The most graphic indicator of this death is called "White Syndrome".
Explained here by Joe Pollock:
"White Syndrome is basically like: you can think of it as if the skin started falling away from your hand, moving down, just leaving behind your bone.
That lesion continues to move down your arm until basically all that's left of you is dead white skeleton."

So even the digging up of 'clean' sand and mud, and dumping thereof, is destructive to the Reef.
The death of coral on its own is of course enough of a reason to stop the dumping at Abbot Point going ahead, however it seems that the economic affects may be the most powerful way to get the government to listen.
This is best exemplified by the fortunes of those who operate tourist businesses on the Reef.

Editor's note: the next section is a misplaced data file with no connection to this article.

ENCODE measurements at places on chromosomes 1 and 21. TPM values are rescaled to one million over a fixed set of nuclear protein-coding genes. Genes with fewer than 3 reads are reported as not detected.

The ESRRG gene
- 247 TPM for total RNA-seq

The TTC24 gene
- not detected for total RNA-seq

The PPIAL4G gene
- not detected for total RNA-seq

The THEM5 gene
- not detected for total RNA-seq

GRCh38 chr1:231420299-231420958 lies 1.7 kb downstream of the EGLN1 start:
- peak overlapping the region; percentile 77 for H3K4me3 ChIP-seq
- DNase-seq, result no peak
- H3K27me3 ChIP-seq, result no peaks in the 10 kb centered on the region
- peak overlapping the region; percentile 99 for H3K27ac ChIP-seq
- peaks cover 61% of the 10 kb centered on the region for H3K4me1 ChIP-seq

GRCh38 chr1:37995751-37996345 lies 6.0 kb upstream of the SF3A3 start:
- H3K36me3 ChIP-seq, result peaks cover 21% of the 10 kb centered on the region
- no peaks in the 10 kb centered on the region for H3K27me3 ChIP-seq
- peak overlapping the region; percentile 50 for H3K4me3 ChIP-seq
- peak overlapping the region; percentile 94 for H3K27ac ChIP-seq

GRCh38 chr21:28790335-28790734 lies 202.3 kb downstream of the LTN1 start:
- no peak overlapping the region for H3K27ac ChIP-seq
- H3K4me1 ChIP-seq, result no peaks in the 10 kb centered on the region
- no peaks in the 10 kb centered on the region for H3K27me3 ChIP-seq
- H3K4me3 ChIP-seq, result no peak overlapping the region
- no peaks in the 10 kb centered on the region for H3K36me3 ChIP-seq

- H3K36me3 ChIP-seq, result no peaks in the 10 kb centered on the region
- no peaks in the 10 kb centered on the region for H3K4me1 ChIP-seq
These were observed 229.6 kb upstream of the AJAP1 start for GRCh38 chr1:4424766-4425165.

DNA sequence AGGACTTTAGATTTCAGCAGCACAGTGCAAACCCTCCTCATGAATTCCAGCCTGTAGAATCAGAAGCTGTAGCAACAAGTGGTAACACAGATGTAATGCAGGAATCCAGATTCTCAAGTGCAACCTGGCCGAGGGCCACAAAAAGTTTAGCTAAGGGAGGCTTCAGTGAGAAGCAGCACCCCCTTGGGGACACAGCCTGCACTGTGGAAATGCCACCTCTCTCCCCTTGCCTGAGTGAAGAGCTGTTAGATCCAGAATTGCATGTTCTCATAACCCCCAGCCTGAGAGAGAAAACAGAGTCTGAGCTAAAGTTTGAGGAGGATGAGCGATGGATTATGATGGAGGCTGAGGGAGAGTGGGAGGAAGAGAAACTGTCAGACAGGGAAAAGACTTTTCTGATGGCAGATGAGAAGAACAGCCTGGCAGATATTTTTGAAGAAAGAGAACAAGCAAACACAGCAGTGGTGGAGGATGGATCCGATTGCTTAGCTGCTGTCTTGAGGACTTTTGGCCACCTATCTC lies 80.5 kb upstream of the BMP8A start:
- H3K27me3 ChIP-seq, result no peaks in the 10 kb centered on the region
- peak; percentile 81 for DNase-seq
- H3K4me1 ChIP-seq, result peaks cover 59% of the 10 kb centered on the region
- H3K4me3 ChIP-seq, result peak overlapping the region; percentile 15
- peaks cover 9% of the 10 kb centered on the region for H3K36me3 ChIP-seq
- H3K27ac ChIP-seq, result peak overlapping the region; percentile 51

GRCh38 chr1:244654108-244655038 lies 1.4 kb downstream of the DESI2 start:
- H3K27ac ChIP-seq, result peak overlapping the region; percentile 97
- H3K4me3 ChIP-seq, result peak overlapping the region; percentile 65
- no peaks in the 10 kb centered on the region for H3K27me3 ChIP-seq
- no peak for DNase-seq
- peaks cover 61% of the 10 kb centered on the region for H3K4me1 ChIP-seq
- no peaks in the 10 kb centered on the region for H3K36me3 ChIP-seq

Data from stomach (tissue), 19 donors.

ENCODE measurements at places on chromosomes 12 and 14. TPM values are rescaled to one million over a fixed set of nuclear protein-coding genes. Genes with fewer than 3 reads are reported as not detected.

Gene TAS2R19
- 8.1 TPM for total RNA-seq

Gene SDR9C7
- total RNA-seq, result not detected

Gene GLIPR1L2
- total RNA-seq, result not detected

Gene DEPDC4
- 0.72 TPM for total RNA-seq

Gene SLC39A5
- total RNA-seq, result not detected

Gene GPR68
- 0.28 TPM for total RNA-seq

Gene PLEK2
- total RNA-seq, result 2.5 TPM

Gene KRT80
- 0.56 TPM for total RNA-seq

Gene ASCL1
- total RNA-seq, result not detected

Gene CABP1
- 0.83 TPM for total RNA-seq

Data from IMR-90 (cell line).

All of these businesses rely on coral in one way or another.
White syndrome advancing across this Ctenactis coral.
Whether it is tourist boats to take tourists snorkelling, or professional fishing charters, or even hotels in the Reef resort towns of the Queensland coast, they all rely on healthy coral to make a living.
So it was that Four Corners interviewed a boat operator from the Whitsunday Islands.
These island form a chain on the Reef and are the iconic representation of the South Sea idyllic paradise.
However, dredging up and down the coast has lowered the water quality to the point where snorkelling boat operators fear going out of business, simply because it is becoming increasingly difficult to see any damn thing under the water.
This photo shows the soil plume coming out of the Fitzroy river near Rockhampton.
The Whitsundays are located just to the north of this plume, and so the effects of soil spread are easy to see.
Loss of visibility under water is measured by turbidity.